Some items for the day. Coffee, keys for the boat locks, some swivels (in the old cigar box) and a few baits
The shallows at Massbrook extend out into the main body of the lake for some considerable distance and I ploughed up and down them for a good hour without eliciting any sort of a response form the fish. I headed next to ‘Mary Robinson’s’ shore (we still call it that even though the ex-President no longer owns that land). There is a good lie at the first pin but just as I was coming up to it the Rapala on the right hand rod snagged the bottom. Mild panic ensured as I cleared the other rod but found the Finnish plug was well and truly stuck. I heaved in some slack and wound it around a tholl pin and hey presto! something gave and I recovered some line. The reason for the solid connection soon became clear, I had snagged another line. More pulling/cursing on my part finally freed this old line and I hauled in about 30 yards of very heavy braid. Also attached was a Toby T but to my disappointment it was only a Garcia model instead of a good Swedish one.
I had no sooner got back into action when the same thing happened again! This time another chunk of heavy braid came in to the boat with an ancient and mangled Flying C. Both pieces of braid were very heavy, I’d estimate they were at least 60 or 70 pound breaking strain. One looked pretty recent but the other line had lain on the bottom for a long time by the look of it.
nasty mess of heavy braid
I turned for home, hope slipping away like the white foam trail from the engine. Then, at the most northern part of Massbrook shore the 12 gram copper Smash was grabbed by a grilse. Lifting into him I could tell this was a small fish but after only 30 seconds or so he shook himself free of the hook and he was gone. As it turns out that was the only action for the day despite another few drifts with the flies in Castlehill.
All in all it appears that I made the wrong choice and I should have headed to the river Moy instead of trying my luck on Lough Conn. This is what happens when I am not fishing often enough, I get rusty and miss out on opportunities because I have not been close to the river/lake. With detailed knowledge I may well have gone to the river instead of the lake today and had a better chance of contacting a fish as a result. On the plus side at least I removed some line which had been snagged on the bottom and or a few brief seconds the rod was bent and fish was on. I’ll settle for that today.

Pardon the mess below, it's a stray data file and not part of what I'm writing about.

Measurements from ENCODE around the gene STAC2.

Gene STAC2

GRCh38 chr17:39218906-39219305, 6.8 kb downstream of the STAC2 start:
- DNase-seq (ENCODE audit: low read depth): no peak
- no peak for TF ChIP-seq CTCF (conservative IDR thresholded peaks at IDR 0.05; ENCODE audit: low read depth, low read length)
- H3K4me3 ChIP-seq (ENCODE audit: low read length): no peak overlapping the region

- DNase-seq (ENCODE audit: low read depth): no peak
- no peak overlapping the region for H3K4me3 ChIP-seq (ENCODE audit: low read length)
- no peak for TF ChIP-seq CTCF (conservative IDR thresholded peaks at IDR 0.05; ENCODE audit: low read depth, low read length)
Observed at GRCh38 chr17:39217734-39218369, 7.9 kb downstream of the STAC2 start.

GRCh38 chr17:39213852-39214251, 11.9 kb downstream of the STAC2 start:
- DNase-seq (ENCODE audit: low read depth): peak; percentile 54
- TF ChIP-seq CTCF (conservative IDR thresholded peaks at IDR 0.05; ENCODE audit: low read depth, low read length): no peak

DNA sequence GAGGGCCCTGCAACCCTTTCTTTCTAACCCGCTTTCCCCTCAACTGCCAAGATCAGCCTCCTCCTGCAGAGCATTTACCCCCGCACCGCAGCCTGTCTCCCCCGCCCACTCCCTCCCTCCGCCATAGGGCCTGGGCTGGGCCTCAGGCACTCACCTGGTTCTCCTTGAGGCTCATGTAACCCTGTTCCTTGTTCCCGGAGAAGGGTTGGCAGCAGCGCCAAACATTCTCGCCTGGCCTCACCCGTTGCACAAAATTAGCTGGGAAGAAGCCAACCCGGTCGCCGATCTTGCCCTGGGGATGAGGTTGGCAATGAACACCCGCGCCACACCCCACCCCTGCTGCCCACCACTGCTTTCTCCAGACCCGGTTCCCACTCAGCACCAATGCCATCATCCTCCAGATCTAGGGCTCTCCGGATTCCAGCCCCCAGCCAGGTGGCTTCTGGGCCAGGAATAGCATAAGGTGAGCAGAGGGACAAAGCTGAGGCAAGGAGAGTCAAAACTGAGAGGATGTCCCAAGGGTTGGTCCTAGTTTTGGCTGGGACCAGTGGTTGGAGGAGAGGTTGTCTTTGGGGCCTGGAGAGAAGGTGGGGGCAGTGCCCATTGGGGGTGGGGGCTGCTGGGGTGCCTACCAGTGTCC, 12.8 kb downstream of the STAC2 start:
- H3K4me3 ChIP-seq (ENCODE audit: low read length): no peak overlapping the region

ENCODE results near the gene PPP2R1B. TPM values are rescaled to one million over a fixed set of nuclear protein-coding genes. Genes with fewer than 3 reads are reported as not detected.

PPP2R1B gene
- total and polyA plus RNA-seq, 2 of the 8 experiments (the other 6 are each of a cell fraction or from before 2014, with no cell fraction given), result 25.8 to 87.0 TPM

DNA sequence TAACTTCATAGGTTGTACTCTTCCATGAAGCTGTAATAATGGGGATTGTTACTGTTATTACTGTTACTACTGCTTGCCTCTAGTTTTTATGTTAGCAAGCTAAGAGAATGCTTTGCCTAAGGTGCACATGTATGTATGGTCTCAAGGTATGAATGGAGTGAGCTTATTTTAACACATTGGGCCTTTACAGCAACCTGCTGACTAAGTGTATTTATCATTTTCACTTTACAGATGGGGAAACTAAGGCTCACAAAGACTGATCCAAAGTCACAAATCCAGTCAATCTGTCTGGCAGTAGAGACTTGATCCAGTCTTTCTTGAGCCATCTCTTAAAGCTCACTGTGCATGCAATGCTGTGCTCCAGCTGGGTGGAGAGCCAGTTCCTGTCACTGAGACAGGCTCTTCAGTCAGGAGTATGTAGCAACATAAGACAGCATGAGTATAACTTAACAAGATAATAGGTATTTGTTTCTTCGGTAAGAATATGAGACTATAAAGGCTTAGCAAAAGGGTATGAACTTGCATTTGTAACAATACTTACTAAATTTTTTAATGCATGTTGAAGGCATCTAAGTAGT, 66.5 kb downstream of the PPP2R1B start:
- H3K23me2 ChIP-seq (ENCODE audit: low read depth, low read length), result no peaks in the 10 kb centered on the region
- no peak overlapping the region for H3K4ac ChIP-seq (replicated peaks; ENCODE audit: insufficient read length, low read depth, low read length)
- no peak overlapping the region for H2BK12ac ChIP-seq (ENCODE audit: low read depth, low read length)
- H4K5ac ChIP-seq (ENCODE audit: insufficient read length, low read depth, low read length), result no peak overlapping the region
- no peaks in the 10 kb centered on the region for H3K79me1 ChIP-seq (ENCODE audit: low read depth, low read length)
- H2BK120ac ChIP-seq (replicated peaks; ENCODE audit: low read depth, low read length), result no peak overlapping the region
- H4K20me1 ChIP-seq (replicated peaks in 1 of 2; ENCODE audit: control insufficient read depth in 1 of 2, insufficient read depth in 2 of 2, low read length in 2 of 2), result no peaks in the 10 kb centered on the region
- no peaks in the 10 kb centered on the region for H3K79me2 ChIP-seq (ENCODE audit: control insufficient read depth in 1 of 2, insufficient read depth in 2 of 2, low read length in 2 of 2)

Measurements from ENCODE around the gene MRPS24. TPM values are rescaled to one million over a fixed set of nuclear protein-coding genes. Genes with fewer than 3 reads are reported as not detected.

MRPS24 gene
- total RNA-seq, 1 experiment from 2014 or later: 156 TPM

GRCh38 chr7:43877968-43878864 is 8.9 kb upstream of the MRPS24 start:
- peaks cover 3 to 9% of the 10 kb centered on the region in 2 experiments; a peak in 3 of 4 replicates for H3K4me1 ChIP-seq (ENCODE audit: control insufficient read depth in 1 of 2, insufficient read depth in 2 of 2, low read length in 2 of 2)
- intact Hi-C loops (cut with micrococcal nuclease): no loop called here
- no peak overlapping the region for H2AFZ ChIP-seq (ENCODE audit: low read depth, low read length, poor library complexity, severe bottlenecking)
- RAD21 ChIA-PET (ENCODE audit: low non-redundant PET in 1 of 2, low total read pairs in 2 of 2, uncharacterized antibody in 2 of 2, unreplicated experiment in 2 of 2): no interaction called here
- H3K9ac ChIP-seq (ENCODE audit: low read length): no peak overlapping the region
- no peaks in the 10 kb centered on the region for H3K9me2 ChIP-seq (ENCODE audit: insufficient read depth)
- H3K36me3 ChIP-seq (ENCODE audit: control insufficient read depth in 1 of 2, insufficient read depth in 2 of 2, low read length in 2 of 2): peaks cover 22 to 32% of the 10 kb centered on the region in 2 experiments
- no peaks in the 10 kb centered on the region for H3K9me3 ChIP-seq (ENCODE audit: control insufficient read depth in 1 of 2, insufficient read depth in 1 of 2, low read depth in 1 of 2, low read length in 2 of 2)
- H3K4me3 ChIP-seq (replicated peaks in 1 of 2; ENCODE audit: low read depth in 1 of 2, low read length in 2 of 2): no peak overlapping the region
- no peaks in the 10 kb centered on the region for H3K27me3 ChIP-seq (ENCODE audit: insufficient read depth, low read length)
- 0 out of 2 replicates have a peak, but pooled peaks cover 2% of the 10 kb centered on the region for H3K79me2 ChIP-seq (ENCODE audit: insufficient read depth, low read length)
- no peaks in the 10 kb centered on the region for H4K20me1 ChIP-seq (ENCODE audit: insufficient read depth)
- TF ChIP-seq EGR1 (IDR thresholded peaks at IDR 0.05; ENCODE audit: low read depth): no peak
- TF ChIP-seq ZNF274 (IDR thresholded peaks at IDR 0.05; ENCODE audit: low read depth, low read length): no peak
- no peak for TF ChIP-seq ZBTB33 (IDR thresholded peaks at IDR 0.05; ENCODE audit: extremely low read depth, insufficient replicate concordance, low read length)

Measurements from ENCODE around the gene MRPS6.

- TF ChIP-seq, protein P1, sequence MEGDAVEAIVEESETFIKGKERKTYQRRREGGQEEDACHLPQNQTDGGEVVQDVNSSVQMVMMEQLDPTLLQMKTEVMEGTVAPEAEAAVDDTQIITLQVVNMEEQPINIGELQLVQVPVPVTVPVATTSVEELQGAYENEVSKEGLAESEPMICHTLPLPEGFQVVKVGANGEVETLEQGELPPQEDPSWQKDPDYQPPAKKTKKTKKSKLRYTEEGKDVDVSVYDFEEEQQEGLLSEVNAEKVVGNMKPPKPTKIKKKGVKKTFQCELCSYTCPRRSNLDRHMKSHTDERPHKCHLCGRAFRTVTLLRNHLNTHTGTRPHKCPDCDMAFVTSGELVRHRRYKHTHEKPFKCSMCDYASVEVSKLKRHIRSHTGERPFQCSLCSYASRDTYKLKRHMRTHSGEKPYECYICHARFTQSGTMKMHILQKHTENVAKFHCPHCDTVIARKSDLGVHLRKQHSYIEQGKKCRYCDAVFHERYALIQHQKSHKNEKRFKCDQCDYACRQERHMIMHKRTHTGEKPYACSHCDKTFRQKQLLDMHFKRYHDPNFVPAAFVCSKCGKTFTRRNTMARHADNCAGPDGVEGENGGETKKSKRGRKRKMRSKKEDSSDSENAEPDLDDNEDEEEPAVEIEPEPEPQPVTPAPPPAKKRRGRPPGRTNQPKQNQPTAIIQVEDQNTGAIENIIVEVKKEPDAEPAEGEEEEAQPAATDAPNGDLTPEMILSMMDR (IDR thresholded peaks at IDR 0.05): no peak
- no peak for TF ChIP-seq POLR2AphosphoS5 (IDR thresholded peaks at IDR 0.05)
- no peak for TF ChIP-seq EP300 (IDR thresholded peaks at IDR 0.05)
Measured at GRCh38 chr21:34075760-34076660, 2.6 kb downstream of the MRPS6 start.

The forecast was for rain but I nipped out to have a couple of hours on lough Conn this morning before the deluge started. It’s Sunday and the weekend feels like it it has slipped by already so a trip to my favourite lake was definitely in order. Now normally all the gear is nestled in the back of the old car but today I had to load up from scratch, something that always worries me these days what with my appalling memory. In the recent past i have forgotten a rod, the petrol tank for the engine, the boat keys and don’t start me of the number of occasions I have left home without a net! Today though all went smoothly and every item which was required made it safely to the lakeside.
I wonder how often I have driven the winding road to Pike Bay? It must in the hundreds by now, yet I still love the the twenty odd minutes cruising through the green countryside. I know every twist and turn (and pothole) by now but it is a journey full of happy memories for me. Days when the fish were biting or just that ease of mind knowing I was heading to the fishing. Today was going to be a difficult day no doubt with very few fish around, but I didn’t care, at least I would be out on the water.
start of the day
A leaden sky hung over the every changing vistas as the old green VW snaked along the road, alternately hemmed in by trees or exposed to views across the bog to the high ground to the west. Of wind there was not much to nil, but the forecast assured me that would change as the day wore on and a good blow was to be expected later. It had rained as I packed the car but that shower moved off to the north and it was dry until I turned on to the boreen down to Pike Bay. Big, fat rain drops splattered the windscreen from there to the spot where the boat is berthed, maybe this was going to be another damp outing for me after all. Setting up the rods and stowing the gear on board took me only a few minutes then I was off. The bank of reeds between me and open water were negotiated using the oars, it being too thick to chance using the outboard. I have done that before and only succeeded in wrapping the wire-like reed stems around the prop. Pulling on the oars in unison I cleared the reeds in no time and their soft ‘swish’ on the sides of the grey boat soon gave way to silence.
The Honda burst into life at the third pull and I puttered out of the bay, streaming three lines behind me. The rain got heavier.
Using three rods to troll on Irish loughs in not unusual, indeed I have heard of experienced trollers using more that that number with great success. It is easy enough when you are motoring along, the fun and games really begin when you either hit a fish or snag on the bottom. Suddenly you are faced with decisions on which rod to grab. If it is a fish I like to strike, slacken off the drag a bit then turn my attention to the other rods. It is necessary to get those other lines out of harms way a soon as possible. Today there were no fish but there were plenty of weeds.